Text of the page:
In addition to investigating the overdose deaths, the medical board recently filed a complaint accusing Vu of gross negligence, incompetence, and dishonest and corrupt acts for surgically implanting into a patient an expired medical device he "knew or should have known" was stolen.
In the complaint, filed Feb. 8, the board said Vu bought "spinal cord stimulator leads" and other equipment from a man he knew had been fired by a company called Boston Scientific Corp. He then improperly allowed the man, William Trujillo, to assist in a surgery in which he implanted one of the leads into a patient to see if it would relieve her back and hip pain.
Vu's records list another person as having assisted in the procedure, according to the complaint.
The board said Vu paid Trujillo "a small fraction" of the usual cost for the equipment. The complaint said Huntington Beach police recovered Boston Scientific equipment worth $143,980 from Vu's office.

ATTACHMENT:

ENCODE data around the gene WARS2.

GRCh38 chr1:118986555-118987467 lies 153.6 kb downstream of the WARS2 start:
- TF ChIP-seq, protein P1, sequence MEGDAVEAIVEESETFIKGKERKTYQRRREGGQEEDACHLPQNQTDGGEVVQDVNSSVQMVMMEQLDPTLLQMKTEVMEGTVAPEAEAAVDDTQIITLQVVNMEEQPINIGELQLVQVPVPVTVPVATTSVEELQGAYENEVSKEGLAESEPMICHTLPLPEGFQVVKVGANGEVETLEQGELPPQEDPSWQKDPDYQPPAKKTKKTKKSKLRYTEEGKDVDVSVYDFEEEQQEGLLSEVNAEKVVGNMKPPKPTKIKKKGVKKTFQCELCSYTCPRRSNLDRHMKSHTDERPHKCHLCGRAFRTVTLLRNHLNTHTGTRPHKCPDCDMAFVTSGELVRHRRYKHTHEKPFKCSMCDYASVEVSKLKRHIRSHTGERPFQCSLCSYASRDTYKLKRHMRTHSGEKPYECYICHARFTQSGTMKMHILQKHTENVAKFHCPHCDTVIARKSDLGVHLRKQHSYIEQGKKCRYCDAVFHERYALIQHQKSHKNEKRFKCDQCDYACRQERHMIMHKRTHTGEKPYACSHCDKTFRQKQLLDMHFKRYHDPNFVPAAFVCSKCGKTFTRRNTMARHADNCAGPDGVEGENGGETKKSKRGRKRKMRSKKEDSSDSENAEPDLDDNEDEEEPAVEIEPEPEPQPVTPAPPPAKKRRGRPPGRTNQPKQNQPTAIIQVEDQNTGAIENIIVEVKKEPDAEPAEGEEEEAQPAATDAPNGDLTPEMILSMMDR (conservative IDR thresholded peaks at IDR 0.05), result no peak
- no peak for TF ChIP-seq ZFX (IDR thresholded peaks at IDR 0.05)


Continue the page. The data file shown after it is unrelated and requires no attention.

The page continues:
When officers arrived at his office, Vu initially refused them access. After letting them in, he denied that he had any Boston Scientific equipment — until officers saw a box bearing the company's name, according to the complaint.
Vu "said he had lied to the officers because he was nervous and didn't know his rights," the complaint states.
Vu sued Trujillo in civil court, alleging that he had been duped into spending $15,000 on supposedly "surplus" equipment that turned out to be stolen.
Vu's attorney said it would be unfair to take the medical board complaint, which he characterized as containing false statements, at face value.
"It's just mere allegation right now," Wynn said.
In response to The Times' articles, the leaders of the California Senate and others lawmakers are pushing proposals to give the medical board greater authority to stop reckless prescribing and to require that coroners inform the board of all overdose deaths.
In December, medical board officials appealed to the public to contact them with information about reckless prescribing or other physician misconduct tied to overdose deaths.